Subject Re: [firebird-support] Re: Undocumented internal encrypt/decrypt in FB
Author Max Renshaw-Fox
Hi Geoff,

>> 'OK there is no silver bullet - now what is the balance
>> between IP law requiring "reasonable efforts to protect"
>> and loading a gun to shoot your friends in the foot'.
>> We don't face this issue - we consider Client Data theirs -
>> incl DB schema.
> I dont go that far. I have huge amounts of metadata (most
> forms and reports are in a database too). Like the rest
> of the "software" (the programs and help files) this belongs
> to my company and is only licenced to the client.
> A signed licence agreement is what I use for "reasonable
> efforts to protect" the IP. This is very standard and widely
> used and accepted.
My understanding is that some deliberate effort to keep the IP out of the
public domain is also required (in addition to a legal deterrent). My
first thought was to ask what format you store forms & reports in the
database - binary, some IL - or plain source - but I doubt that is the key
- since you may be using other mechanisms to support your license (at your
client & own locations).

Another analogy may help - ohloh says the Firebird code is "worth" $35
million - but I doubt that could validly appear on a balance sheet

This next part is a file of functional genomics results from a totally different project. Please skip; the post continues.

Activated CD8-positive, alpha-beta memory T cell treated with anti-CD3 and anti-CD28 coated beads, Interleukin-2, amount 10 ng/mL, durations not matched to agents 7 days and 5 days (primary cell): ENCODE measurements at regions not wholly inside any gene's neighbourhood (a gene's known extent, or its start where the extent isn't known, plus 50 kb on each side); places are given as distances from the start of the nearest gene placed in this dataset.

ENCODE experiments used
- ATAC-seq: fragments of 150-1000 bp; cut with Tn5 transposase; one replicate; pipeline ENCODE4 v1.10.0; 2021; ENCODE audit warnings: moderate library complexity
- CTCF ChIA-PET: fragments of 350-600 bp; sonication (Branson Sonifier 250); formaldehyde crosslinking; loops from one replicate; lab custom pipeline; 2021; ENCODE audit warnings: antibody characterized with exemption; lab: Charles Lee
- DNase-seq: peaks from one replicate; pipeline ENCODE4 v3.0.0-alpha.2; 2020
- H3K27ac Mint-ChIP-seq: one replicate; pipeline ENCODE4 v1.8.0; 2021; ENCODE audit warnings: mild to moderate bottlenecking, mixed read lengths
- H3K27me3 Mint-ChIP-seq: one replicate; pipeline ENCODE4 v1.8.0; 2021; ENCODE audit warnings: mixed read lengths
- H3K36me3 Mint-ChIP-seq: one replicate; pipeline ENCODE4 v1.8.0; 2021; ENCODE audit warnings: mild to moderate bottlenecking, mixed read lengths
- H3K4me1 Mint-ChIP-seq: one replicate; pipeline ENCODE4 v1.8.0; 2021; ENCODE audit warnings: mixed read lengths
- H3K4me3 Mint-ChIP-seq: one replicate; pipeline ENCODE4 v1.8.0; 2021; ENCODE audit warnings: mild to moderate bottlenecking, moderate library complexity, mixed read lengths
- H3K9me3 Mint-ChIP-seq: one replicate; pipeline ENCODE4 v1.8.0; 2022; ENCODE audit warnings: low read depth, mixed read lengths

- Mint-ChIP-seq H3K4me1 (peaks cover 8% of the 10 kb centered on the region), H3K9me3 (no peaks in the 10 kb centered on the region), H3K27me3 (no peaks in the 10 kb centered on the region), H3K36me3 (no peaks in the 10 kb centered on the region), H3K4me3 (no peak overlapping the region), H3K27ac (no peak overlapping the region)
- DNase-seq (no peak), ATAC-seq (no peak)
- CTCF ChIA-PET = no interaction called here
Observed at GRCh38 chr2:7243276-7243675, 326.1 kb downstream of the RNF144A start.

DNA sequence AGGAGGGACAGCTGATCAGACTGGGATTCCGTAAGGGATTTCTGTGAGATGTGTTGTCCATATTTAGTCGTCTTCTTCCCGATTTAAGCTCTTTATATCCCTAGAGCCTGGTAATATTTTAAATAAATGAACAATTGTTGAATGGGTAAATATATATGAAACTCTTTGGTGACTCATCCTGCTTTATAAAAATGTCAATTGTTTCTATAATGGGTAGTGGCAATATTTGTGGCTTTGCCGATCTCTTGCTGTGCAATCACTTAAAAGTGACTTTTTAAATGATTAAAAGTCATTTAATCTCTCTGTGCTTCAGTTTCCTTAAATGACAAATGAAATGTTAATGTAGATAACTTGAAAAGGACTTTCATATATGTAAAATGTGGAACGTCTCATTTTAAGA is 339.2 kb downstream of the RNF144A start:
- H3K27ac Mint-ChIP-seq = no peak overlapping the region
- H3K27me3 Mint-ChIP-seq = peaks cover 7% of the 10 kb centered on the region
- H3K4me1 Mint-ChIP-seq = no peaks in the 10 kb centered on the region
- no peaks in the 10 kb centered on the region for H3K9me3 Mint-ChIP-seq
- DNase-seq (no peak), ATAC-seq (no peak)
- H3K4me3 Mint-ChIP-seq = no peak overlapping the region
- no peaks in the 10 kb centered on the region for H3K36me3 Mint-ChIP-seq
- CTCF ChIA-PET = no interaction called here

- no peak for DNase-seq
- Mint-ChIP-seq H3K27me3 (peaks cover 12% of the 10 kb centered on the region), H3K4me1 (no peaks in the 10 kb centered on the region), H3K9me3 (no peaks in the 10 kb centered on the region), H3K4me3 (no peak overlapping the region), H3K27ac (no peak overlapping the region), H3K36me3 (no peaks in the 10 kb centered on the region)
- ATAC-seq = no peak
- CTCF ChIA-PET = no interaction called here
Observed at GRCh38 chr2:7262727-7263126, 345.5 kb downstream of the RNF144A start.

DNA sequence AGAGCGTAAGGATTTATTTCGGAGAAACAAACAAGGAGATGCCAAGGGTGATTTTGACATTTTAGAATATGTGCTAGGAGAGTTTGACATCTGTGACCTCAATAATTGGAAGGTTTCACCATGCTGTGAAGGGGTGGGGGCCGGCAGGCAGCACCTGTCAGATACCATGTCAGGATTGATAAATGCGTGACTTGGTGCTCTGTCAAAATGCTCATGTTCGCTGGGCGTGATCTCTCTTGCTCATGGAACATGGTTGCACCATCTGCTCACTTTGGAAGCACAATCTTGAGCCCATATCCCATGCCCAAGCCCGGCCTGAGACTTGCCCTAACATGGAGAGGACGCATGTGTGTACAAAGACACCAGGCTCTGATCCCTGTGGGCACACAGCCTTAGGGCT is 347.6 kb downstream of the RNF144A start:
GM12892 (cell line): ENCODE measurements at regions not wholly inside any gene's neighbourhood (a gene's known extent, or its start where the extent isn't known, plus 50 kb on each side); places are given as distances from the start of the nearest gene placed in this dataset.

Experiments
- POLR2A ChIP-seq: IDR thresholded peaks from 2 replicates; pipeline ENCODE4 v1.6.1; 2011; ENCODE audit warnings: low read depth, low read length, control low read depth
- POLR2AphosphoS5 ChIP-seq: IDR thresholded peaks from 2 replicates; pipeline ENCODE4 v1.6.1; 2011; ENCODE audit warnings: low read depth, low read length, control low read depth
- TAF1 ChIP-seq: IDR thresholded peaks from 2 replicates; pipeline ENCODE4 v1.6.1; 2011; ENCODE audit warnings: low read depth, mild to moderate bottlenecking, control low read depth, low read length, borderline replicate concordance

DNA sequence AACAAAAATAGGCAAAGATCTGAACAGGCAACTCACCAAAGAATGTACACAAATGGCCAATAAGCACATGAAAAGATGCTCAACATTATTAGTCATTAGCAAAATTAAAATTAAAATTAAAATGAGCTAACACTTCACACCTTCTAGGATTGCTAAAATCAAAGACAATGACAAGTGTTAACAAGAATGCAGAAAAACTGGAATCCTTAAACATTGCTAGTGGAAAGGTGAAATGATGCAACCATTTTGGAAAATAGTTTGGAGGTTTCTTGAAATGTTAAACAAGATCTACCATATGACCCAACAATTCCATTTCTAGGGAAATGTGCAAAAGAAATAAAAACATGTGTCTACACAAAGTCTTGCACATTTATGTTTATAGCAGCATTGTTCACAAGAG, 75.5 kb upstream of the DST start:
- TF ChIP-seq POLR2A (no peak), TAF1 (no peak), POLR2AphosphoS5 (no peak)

anywhere. JBoss & mySQL otoh do have "value" - but that is ultimately for
the "business" (future cashflow - or willing buyer for JBoss) rather than
the code per-se. Similarly, every time I purchase a book - I get the
"source", in a sense, but I don't get the IP (that enabled the book to be
assembled) - or the recording industry, struggling to retain traditional
IP now that p2p has undermined their mechanism - and they don't yet have
an alternative (like sheet music 100 yrs ago when the US was the "baddie"
in IP law).

Neither DRM nor lawsuits will "save" recordings - but a change in business
model will (after all they still have the process that created the "value"
- if not the delivery medium) - but that requires a mindset change (I
suspect the original questioner may be in this category).

To come full circle then - what I was supporting was the idea that a fully
open source project with no specific *business* end-point (ie Firebird - I
hope I haven't miss-stated that goal) can validly support the *sensible*
business objectives of it's stakeholders. "Sensible" being the key.

So I support the idea of a recognisably weak lock on a garden shed (eg
reports stored in IL, bytecode or XML - or encryption hooks - maybe - see
below) to protect my bicycle ownership (license) - while recognising the
danger of my neighbour storing his BMW (motorcycle) there because *he*
thought I'd made it impregnable - or no-one would guess.

I think a valid argument for not having encryption hooks is that it would
be a honey-pot for my neighbour rather than that it can't ever be secure
(my shed could even be lifted out by helicopter). Then again - if my
neighbour had the expertise - he could build his own bunker (compile
custom fb source). So I would ask: won't encryption hooks even support a
legal model - a-la DRM? - and - even if it will, is the presence of hooks
just too dangerous anyway?

I don't have the expertise to make that choice - but I think that's the
area for consideration.